The mobile web can be frustrating. Smartphones and tablets are becoming faster every year, but modern sites usually outpace them by becoming more complicated. While there are efforts to improve site load times, smartphones have to deal with other obstacles as well. Cellular network connections can become congested, especially in densely-populated areas, and budget phones often aren't speedy enough for a good browsing experience.
There have been many different products and technologies designed to speed up mobile browsing. Some browsers, like Opera Mini and Amazon Silk, render most of the page on a server and send the result to the user's device. Read More
Google launched the AMP Project (Accelerated Mobile Pages) back in 2015 in an attempt to speed up the mobile web. It's had its share of teething problems, but it's mostly been a success with its implementation in Search and the Google Feed. Last summer, it was reported that Google was working on "Stamp," which would combine AMP pages with an interactive storytelling element. That project has now come to fruition, with the announcement of AMP Stories. Read More
Even if you've never heard of AMP (Accelerated Mobile Pages), you've probably already come across them several times online without realizing it — and you might have even been put off by one of its minor annoyances. The AMP project was created by Google in 2016 as yet another initiative to make online browsing faster and more responsive. Put simply, it works by making an educated guess on which pages a user is likely to visit next and begin preloading them before they do — for example, by preloading the first Google Search links in the background. I guess you could liken it to a sort of speculative execution for webpages, minus the Earth-shattering security vulnerabilities. Read More
Back in February of last year, Google unveiled Accelerated Mobile Pages - or AMP, for short. In a nutshell, sites can choose to generate AMP versions of their pages (with an automated tool or site plugin), which load extremely quick compared to normal sites. This is due to various restrictions, compression on the included images/video, and caching by Google's own servers. Read More
Google's Accelerated Mobile Pages (AMP) project is a decent idea, with not-so-great execution. AMP pages are designed to be extremely lightweight and load almost instantly, as a solution to mobile web sites being generally terrible. Sites have to opt-in to generating AMP pages of all existing pages, which Google then caches on its own servers for faster loading. Read More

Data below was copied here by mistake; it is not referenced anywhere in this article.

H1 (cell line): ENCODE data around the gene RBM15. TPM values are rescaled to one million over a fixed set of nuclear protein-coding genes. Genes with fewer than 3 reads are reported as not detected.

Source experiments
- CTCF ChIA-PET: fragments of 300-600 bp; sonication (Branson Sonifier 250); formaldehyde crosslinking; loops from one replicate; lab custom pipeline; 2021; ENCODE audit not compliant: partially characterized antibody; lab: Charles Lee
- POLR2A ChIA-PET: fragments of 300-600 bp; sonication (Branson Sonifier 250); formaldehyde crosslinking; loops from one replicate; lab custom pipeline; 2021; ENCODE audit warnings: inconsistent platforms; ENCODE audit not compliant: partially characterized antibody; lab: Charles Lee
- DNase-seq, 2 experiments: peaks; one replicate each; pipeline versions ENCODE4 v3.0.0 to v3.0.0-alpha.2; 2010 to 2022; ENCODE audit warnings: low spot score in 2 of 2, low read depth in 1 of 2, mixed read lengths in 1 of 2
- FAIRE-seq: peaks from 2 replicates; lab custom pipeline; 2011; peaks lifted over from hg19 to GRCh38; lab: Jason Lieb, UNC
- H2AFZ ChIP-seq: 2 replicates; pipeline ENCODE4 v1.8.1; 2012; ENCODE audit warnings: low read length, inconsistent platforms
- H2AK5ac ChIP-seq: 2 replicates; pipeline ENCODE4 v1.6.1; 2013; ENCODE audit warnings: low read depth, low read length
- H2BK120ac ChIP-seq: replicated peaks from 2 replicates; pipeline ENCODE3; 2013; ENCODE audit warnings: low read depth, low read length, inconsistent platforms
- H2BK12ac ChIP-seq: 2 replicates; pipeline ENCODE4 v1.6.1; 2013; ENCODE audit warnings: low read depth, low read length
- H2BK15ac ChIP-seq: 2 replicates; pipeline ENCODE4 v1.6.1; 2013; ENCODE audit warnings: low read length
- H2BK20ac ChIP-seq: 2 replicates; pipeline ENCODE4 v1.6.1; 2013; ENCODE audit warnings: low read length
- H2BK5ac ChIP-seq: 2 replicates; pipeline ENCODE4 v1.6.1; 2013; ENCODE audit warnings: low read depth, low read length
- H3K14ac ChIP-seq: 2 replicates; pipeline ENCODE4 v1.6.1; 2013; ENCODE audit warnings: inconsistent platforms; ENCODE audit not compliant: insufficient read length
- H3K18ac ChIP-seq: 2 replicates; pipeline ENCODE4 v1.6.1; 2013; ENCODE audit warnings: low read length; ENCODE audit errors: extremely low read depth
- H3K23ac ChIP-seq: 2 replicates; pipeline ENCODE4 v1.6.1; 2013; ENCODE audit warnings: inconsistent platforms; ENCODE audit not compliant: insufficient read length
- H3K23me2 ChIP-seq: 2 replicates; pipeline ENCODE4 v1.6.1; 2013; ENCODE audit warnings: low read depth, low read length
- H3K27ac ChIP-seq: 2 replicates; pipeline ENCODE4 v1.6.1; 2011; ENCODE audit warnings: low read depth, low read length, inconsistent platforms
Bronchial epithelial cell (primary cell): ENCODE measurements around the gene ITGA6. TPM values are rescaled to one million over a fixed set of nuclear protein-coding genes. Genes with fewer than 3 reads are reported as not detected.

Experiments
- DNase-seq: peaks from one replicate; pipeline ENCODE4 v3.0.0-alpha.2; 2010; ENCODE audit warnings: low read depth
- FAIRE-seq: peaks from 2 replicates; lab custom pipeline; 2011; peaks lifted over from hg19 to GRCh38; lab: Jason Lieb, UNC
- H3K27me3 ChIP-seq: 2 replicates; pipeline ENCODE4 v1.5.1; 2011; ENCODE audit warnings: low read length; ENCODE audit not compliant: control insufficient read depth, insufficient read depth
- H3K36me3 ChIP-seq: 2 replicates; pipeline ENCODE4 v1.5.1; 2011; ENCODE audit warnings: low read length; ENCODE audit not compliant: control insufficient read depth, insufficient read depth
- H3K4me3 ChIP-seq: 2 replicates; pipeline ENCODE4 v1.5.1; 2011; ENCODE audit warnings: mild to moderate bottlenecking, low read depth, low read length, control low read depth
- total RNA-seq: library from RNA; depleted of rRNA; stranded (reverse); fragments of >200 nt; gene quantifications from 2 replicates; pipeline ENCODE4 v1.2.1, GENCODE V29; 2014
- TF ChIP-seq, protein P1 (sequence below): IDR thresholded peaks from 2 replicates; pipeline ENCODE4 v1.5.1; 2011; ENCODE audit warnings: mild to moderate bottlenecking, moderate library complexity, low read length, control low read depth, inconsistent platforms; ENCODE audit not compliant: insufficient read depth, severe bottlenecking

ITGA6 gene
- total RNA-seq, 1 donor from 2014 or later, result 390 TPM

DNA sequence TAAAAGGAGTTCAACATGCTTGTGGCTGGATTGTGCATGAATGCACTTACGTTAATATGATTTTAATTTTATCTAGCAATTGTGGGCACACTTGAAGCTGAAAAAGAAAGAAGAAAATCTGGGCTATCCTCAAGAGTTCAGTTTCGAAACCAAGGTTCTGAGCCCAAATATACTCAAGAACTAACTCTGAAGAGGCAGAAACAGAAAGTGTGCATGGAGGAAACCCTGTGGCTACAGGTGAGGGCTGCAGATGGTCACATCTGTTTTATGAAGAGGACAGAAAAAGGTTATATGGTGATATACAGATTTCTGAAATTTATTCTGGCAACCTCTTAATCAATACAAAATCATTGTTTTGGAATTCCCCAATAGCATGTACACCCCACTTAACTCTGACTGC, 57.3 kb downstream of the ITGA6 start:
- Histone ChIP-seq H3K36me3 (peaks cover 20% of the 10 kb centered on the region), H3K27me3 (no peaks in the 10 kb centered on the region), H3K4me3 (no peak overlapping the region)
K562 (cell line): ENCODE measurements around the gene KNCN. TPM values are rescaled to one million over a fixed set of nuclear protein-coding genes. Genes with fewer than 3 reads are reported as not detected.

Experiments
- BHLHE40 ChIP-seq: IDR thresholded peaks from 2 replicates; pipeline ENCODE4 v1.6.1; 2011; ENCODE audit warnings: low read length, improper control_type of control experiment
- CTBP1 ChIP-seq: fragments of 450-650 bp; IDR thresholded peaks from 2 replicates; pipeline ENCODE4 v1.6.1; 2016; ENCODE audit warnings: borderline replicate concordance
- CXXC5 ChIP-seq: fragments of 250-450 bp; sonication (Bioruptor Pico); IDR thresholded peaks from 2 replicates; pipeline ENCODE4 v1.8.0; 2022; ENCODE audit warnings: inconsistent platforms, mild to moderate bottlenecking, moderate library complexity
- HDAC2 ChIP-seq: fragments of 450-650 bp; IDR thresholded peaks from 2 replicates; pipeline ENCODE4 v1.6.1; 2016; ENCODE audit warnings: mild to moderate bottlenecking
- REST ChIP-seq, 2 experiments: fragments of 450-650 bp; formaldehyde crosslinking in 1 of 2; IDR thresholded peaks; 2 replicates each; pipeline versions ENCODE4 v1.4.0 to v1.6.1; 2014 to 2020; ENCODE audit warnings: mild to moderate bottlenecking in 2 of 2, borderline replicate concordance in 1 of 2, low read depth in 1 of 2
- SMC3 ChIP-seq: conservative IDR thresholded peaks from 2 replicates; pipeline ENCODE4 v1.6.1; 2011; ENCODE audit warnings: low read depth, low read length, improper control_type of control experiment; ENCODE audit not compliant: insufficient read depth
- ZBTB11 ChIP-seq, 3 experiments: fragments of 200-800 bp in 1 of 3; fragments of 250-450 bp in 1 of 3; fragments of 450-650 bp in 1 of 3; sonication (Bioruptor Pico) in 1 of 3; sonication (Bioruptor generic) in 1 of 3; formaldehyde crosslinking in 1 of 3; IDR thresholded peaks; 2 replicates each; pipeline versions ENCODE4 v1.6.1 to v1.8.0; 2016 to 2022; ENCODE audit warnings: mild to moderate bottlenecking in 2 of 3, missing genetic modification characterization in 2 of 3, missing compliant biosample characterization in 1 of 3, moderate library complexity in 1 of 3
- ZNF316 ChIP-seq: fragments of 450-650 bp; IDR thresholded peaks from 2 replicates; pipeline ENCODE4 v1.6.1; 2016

If you're not familiar, Google's Accelerated Mobile Pages project aims to make the mobile web faster and less data-heavy. Websites that choose to support it offer AMP versions of their pages, which are then loaded instead of the full site. Google mobile search and the mobile Google+ site already load AMP pages when available, and now the latter's native Android app is joining in. Read More
The Accelerated Mobile Pages standard is slowly proliferating across the web, to the delight of users on metered or slow connections. The "AMP" sites, implemented for large media outlets at the moment, dynamically reformat pages to shrink images, improve readability, and bring load times down to just a second or two even on a slow mobile network. The latest service to get access to the tool is the web-accessible version of Google+. Users on mobile Chrome and other browsers should start seeing the lightning bolt icons for AMP stories (in the lower left of the image above) starting now. Read More
If you have never heard of Google's Accelerated Mobile Pages Project, it's exactly what it sounds like. AMP documents are minimal web pages, with the same basic HTML syntax, designed to load as quickly as possible (even at the cost of some functionality). Web developers can create AMP versions of their webpages, with Google mirroring every page on its own servers for the quickest load times possible. For example, here is the AMP version (left) and normal mobile site (right) from Forbes:
What you can't see is that the AMP page loaded in under a second, and the Forbes page took about 20 seconds. Read More
Google's Accelerated Mobile Pages is a neat idea system that automatically reformats an HTML web page into a light and speedy version ripe for consumption on mobile phones and potentially strained connections. It's a sort of mix between the old dedicated mobile sites (which are often broken and lacking in features) and the newer dynamic formatting (which can be too heavy for a phone browser even when written correctly). The AMP system has been going for a few months now, and Google claims that it has "thousands" of publishers on board. Read More
We first spotted the rollout yesterday, but today Google made it official that its AMP initiative will be enjoying a wide launch effective immediately. AMP, which stands for Accelerated Mobile Pages, is a new feature to Google's search interface on mobile browsers that will load an optimized version of news articles far more efficiently than the conventional way of navigating to a separate webpage. While Google emphasizes that there is much more to be done, it is going to be prioritizing compatible news and displaying the AMP wording and lightning bolt logo in mobile search by default.
The program involves an open-source, HTML-based format for web developers to use in order to function correctly. Read More